Dreadful Young Ladies and Other Stories by Kelly Barnhill
Algonquin Books of Chapel Hill, 2018
Hardcover, 283 pages
When Mrs. Sorensen’s husband dies, she rekindles a long-dormant love with an unsuitable mate in “Mrs. Sorenson and the Sasquatch.” In “Open the Door and the Light Pours Through,” a young man wrestles with grief and his sexuality in an exchange of letters with his faraway beloved. “Dreadful Young Ladies” demonstrates the strength and power – known and unknown – of the imagination. In “Notes on the Untimely Death of Ronia Drake,” a witch is haunted by the deadly repercussions of a spell. “The Insect and the Astronomer” upends expectations about good and bad, knowledge and ignorance, love and longing. The World Fantasy Award-winning novella “The Unlicensed Magician” introduces the secret magical life of an invisible girl once left for dead – with thematic echoes of Kelly Barnhill’s Newbery Medal-winning novel, The Girl Who Drunk the Moon.
With bold, reality-bending invention underscored by richly illuminated themes of love, death, jealousy, and hope, the stories in Dreadful Young Ladies show why its author has been hailed as “a fantasist on the order of Neil Gaiman” (Minneapolis Star Tribune). This collection cements Barnhill’s place as one of the wittiest, most vital and compelling voices in contemporary literature.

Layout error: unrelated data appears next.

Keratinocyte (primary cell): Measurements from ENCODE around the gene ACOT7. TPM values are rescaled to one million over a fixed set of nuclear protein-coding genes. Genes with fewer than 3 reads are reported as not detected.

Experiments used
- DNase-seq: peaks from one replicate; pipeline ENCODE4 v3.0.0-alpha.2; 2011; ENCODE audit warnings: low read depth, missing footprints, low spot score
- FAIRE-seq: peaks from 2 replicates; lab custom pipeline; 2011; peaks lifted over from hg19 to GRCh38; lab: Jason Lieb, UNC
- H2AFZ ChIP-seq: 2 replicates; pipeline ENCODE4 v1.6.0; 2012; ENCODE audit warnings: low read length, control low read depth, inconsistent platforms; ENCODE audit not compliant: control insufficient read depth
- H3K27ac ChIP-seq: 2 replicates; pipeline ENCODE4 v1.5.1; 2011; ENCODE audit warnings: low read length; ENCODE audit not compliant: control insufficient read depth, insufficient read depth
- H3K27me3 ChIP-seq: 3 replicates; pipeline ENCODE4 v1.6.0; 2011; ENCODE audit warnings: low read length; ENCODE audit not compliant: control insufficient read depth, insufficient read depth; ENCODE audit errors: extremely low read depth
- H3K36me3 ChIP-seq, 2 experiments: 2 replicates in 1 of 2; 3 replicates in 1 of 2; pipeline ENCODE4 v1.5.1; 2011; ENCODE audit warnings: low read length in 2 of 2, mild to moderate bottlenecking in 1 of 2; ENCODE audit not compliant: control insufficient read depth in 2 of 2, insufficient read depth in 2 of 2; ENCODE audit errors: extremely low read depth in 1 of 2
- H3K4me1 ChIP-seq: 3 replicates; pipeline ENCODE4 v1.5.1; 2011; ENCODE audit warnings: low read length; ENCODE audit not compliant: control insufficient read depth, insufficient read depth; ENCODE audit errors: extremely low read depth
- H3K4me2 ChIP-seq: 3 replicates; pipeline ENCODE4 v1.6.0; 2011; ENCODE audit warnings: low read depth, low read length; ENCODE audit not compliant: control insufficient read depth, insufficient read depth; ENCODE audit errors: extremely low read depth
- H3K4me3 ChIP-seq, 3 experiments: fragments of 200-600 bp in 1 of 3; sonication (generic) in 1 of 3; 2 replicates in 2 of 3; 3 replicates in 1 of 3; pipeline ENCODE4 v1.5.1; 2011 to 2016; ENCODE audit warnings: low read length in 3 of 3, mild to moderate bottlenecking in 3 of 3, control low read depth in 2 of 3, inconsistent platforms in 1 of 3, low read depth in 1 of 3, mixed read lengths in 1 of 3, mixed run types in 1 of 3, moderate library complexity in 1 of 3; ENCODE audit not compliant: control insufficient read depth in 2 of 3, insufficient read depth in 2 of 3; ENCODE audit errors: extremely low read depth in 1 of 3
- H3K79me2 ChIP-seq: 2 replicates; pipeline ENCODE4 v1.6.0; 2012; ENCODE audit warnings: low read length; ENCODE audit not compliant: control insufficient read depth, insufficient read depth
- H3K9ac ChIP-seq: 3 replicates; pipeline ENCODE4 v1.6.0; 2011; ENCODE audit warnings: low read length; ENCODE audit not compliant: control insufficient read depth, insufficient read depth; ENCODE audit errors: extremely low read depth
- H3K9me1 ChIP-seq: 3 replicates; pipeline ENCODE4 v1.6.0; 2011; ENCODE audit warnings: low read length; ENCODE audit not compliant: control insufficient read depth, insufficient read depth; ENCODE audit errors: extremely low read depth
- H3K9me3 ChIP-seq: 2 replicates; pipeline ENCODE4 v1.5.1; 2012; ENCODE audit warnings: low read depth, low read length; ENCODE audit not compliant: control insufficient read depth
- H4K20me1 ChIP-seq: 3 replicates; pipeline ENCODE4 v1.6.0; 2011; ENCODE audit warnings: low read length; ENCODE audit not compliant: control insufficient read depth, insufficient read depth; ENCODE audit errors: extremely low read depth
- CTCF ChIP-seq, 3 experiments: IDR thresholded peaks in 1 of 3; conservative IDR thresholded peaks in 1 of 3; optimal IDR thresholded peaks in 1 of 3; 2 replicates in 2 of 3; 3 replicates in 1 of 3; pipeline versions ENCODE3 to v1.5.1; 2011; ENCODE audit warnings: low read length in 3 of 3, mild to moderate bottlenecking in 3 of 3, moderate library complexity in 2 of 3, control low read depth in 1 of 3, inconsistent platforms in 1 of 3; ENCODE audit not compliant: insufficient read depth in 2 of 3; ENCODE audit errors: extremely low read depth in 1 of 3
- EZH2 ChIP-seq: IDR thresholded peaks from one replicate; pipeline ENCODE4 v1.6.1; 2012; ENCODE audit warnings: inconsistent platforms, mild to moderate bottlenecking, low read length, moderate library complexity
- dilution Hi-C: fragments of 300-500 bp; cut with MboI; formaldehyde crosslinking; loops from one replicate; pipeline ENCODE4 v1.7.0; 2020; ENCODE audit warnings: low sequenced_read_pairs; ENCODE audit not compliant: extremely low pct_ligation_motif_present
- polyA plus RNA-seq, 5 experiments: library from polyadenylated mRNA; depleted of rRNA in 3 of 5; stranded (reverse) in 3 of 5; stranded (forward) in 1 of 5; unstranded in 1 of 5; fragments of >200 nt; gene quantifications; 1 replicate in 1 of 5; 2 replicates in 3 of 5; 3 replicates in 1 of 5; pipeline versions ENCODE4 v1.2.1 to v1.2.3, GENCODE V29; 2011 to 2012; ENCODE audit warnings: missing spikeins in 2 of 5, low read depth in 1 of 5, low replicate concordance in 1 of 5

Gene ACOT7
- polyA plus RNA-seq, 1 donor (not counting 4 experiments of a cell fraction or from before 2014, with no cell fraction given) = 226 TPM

I received this book from Thomas Allen & Son in exchange for an honest review. This does not affect my opinion of the book or the content of my review.
What a strange, magical, and fantastical collection of short stories. This was my first reading selection by Kelly Barnhill – I was actually drawn to the synopsis of her book The Girl Who Drunk the Moon – but I got a chance to review to this book and I jumped to it.
Here’s the thing. I don’t generally read short stories. I have a a conflicted relationship with the reading experience that comes with this reading genre. But in the past year, I’ve had the chance to read a few selections and found myself starting to enjoy the genre. Dreadful Young Ladies and Other Stories was also a mixed reading experience. For the most part though, I loved how dreary, magical, and out of this world the stories were. I felt that the stories were little tidbits and crumbs of pure imagination. I never really knew that to expect going from one story to the next and it really challenged me to stretch my imagination a bit and delve into a world that’s like but not like our own. In that sense, I truly enjoyed this reading experience – it was nice being pulled out of my comfortable reading zone and being tossed into stories with sasquatches, unlikely matches, scary little girls, and a magical girl who loved everyone, even those who did not love her.
Thank you to Thomas Allen & Sons for sending me this book to read and review.